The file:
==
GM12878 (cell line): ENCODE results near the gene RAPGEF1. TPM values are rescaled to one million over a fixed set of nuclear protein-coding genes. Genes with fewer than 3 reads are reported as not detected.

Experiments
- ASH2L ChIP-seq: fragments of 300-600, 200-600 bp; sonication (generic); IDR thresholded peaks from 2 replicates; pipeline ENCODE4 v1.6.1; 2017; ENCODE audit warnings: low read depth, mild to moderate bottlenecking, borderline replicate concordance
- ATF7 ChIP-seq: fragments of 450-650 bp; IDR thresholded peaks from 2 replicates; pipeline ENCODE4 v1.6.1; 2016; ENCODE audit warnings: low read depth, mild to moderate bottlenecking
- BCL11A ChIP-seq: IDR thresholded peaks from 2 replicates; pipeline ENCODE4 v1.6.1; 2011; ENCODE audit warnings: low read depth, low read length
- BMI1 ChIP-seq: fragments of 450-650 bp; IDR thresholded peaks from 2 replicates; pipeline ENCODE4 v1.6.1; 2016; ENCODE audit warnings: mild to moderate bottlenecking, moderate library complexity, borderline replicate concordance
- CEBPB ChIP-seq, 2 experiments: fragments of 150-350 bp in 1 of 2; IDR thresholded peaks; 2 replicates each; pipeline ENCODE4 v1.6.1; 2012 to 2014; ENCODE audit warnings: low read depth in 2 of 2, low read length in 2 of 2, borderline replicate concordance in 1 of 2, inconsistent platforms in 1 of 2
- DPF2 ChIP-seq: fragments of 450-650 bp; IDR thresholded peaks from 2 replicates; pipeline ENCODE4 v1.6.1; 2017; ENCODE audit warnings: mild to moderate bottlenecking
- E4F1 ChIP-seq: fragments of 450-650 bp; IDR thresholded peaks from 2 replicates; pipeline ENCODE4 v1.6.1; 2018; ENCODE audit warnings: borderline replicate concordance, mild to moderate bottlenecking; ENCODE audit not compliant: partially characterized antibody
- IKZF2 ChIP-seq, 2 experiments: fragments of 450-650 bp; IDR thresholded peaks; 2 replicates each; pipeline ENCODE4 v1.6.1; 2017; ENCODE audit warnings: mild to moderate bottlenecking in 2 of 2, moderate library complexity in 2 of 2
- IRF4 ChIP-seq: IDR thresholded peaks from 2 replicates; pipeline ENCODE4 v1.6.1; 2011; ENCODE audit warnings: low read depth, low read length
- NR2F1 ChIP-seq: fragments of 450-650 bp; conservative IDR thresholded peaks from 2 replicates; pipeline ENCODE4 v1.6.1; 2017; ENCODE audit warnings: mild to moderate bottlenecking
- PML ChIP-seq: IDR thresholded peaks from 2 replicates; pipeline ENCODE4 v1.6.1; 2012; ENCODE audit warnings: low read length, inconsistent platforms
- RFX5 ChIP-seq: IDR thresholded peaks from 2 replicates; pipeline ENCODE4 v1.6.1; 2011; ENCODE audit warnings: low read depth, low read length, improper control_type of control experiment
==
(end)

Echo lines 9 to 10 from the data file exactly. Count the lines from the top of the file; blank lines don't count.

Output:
- E4F1 ChIP-seq: fragments of 450-650 bp; IDR thresholded peaks from 2 replicates; pipeline ENCODE4 v1.6.1; 2018; ENCODE audit warnings: borderline replicate concordance, mild to moderate bottlenecking; ENCODE audit not compliant: partially characterized antibody
- IKZF2 ChIP-seq, 2 experiments: fragments of 450-650 bp; IDR thresholded peaks; 2 replicates each; pipeline ENCODE4 v1.6.1; 2017; ENCODE audit warnings: mild to moderate bottlenecking in 2 of 2, moderate library complexity in 2 of 2